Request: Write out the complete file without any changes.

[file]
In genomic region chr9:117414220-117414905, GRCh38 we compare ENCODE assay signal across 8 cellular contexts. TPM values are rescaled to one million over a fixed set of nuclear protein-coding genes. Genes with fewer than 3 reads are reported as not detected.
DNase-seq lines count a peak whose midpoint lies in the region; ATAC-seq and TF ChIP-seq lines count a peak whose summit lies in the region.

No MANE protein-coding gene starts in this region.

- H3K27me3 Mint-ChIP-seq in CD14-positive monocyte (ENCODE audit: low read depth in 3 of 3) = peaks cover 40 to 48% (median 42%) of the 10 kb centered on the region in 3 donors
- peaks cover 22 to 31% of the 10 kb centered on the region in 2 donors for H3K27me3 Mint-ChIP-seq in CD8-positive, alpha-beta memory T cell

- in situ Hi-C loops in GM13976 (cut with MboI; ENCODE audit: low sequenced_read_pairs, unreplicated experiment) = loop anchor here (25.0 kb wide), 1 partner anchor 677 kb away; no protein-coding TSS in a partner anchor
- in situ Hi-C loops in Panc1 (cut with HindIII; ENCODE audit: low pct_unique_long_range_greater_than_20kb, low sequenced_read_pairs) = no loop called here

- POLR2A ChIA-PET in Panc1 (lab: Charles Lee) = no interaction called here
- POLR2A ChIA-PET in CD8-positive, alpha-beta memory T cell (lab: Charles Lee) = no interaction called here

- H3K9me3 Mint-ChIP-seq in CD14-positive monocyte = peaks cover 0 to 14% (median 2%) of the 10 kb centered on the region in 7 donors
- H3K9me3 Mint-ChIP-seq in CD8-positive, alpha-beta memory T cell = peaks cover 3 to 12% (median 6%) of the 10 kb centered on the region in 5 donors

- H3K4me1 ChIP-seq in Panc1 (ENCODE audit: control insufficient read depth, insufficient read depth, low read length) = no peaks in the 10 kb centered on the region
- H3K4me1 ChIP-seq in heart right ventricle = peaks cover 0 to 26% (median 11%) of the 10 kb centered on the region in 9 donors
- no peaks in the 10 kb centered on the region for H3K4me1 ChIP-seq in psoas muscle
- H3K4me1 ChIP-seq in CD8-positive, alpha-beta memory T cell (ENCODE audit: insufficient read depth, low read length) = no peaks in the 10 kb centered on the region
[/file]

In genomic region chr9:117414220-117414905, GRCh38 we compare ENCODE assay signal across 8 cellular contexts. TPM values are rescaled to one million over a fixed set of nuclear protein-coding genes. Genes with fewer than 3 reads are reported as not detected.
DNase-seq lines count a peak whose midpoint lies in the region; ATAC-seq and TF ChIP-seq lines count a peak whose summit lies in the region.

No MANE protein-coding gene starts in this region.

- H3K27me3 Mint-ChIP-seq in CD14-positive monocyte (ENCODE audit: low read depth in 3 of 3) = peaks cover 40 to 48% (median 42%) of the 10 kb centered on the region in 3 donors
- peaks cover 22 to 31% of the 10 kb centered on the region in 2 donors for H3K27me3 Mint-ChIP-seq in CD8-positive, alpha-beta memory T cell

- in situ Hi-C loops in GM13976 (cut with MboI; ENCODE audit: low sequenced_read_pairs, unreplicated experiment) = loop anchor here (25.0 kb wide), 1 partner anchor 677 kb away; no protein-coding TSS in a partner anchor
- in situ Hi-C loops in Panc1 (cut with HindIII; ENCODE audit: low pct_unique_long_range_greater_than_20kb, low sequenced_read_pairs) = no loop called here

- POLR2A ChIA-PET in Panc1 (lab: Charles Lee) = no interaction called here
- POLR2A ChIA-PET in CD8-positive, alpha-beta memory T cell (lab: Charles Lee) = no interaction called here

- H3K9me3 Mint-ChIP-seq in CD14-positive monocyte = peaks cover 0 to 14% (median 2%) of the 10 kb centered on the region in 7 donors
- H3K9me3 Mint-ChIP-seq in CD8-positive, alpha-beta memory T cell = peaks cover 3 to 12% (median 6%) of the 10 kb centered on the region in 5 donors

- H3K4me1 ChIP-seq in Panc1 (ENCODE audit: control insufficient read depth, insufficient read depth, low read length) = no peaks in the 10 kb centered on the region
- H3K4me1 ChIP-seq in heart right ventricle = peaks cover 0 to 26% (median 11%) of the 10 kb centered on the region in 9 donors
- no peaks in the 10 kb centered on the region for H3K4me1 ChIP-seq in psoas muscle
- H3K4me1 ChIP-seq in CD8-positive, alpha-beta memory T cell (ENCODE audit: insufficient read depth, low read length) = no peaks in the 10 kb centered on the region